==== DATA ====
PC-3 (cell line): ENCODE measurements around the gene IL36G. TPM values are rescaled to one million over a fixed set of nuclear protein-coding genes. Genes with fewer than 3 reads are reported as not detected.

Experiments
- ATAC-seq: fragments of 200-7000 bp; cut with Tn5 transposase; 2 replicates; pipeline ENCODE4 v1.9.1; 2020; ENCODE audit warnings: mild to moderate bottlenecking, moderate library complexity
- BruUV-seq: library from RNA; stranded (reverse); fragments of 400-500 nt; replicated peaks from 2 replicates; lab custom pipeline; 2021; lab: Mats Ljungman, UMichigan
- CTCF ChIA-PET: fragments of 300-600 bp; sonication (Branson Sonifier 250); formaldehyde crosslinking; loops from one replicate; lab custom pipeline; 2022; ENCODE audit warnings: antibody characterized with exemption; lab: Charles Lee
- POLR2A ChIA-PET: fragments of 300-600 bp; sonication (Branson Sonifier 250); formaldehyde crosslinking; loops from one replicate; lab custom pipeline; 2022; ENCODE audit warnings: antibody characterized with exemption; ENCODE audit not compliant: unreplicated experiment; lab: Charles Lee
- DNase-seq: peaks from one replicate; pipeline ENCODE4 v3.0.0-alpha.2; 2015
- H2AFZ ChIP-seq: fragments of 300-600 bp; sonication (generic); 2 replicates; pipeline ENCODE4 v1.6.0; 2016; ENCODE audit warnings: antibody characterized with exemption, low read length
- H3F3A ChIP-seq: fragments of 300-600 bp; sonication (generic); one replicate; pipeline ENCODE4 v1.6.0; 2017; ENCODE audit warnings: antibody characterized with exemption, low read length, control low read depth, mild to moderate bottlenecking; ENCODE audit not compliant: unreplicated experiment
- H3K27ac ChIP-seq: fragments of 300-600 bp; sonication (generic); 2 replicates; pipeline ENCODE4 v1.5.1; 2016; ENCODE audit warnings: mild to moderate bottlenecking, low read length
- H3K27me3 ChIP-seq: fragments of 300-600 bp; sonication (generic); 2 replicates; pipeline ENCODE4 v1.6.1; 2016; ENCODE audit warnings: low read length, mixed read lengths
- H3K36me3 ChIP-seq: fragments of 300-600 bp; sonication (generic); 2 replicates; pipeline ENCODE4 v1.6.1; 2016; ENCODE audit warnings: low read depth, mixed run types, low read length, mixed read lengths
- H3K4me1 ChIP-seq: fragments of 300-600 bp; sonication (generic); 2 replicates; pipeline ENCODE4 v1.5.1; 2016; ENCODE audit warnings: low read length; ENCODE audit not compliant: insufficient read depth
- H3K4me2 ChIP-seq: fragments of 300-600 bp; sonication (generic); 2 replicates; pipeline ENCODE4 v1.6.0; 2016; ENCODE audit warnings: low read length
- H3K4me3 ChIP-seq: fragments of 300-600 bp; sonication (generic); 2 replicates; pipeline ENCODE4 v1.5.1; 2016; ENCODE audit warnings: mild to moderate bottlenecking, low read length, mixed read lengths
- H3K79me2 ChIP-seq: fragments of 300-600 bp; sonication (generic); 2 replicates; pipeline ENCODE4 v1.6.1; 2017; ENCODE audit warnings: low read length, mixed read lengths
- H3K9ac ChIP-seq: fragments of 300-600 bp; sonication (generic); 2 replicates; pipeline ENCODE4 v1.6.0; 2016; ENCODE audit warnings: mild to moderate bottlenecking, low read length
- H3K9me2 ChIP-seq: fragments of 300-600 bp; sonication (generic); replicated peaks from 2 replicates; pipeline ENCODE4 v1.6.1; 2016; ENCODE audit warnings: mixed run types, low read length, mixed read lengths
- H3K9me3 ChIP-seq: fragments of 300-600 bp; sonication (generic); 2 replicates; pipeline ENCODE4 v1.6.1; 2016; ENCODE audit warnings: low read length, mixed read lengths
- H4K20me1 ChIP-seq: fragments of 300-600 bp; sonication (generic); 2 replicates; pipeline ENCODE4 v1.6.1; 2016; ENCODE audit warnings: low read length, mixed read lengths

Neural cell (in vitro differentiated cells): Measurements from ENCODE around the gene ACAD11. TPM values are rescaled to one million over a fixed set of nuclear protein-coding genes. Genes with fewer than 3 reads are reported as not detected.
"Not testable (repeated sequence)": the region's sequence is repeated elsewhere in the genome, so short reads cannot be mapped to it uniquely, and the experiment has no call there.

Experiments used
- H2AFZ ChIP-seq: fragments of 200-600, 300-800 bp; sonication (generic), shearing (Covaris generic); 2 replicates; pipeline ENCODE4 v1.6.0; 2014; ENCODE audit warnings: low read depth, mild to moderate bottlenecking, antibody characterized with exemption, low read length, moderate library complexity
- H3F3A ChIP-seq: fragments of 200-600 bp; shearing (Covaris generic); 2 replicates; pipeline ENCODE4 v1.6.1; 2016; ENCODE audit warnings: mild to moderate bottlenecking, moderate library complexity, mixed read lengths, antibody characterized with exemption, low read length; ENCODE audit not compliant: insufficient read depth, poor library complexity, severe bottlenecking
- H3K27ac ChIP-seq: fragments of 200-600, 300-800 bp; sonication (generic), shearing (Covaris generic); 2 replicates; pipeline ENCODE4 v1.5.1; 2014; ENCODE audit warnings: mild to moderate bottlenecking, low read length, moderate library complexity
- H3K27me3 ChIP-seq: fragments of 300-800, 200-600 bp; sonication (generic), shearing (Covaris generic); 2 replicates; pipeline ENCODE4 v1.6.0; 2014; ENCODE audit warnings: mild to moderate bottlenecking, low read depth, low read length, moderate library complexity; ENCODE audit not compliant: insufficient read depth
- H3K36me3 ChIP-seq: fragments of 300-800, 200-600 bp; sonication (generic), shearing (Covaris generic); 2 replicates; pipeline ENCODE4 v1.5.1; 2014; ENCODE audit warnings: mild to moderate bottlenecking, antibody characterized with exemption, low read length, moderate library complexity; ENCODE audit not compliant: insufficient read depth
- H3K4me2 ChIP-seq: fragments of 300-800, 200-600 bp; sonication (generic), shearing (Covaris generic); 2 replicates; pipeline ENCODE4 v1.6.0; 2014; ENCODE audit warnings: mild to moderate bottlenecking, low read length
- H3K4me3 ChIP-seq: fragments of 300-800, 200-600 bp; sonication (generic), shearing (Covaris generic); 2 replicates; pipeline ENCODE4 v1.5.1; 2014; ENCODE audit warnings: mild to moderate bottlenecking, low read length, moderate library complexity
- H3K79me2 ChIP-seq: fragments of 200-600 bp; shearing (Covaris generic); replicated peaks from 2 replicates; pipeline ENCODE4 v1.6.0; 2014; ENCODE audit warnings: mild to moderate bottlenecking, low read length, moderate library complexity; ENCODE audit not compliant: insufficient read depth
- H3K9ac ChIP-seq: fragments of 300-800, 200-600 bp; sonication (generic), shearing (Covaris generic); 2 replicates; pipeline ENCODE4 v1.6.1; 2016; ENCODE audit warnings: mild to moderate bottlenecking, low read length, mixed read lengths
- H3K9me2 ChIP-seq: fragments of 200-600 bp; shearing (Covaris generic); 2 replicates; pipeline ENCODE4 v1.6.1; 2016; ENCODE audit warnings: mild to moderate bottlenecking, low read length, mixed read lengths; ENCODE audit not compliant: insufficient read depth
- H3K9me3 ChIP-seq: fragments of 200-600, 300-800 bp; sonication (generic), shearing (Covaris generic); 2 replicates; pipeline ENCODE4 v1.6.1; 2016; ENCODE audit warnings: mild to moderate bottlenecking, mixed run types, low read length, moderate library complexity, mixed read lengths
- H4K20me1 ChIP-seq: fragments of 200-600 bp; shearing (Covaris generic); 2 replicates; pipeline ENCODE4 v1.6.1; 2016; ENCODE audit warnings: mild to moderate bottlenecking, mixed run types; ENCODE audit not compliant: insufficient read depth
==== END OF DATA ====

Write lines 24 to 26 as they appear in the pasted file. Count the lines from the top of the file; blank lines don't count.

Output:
- H2AFZ ChIP-seq: fragments of 200-600, 300-800 bp; sonication (generic), shearing (Covaris generic); 2 replicates; pipeline ENCODE4 v1.6.0; 2014; ENCODE audit warnings: low read depth, mild to moderate bottlenecking, antibody characterized with exemption, low read length, moderate library complexity
- H3F3A ChIP-seq: fragments of 200-600 bp; shearing (Covaris generic); 2 replicates; pipeline ENCODE4 v1.6.1; 2016; ENCODE audit warnings: mild to moderate bottlenecking, moderate library complexity, mixed read lengths, antibody characterized with exemption, low read length; ENCODE audit not compliant: insufficient read depth, poor library complexity, severe bottlenecking
- H3K27ac ChIP-seq: fragments of 200-600, 300-800 bp; sonication (generic), shearing (Covaris generic); 2 replicates; pipeline ENCODE4 v1.5.1; 2014; ENCODE audit warnings: mild to moderate bottlenecking, low read length, moderate library complexity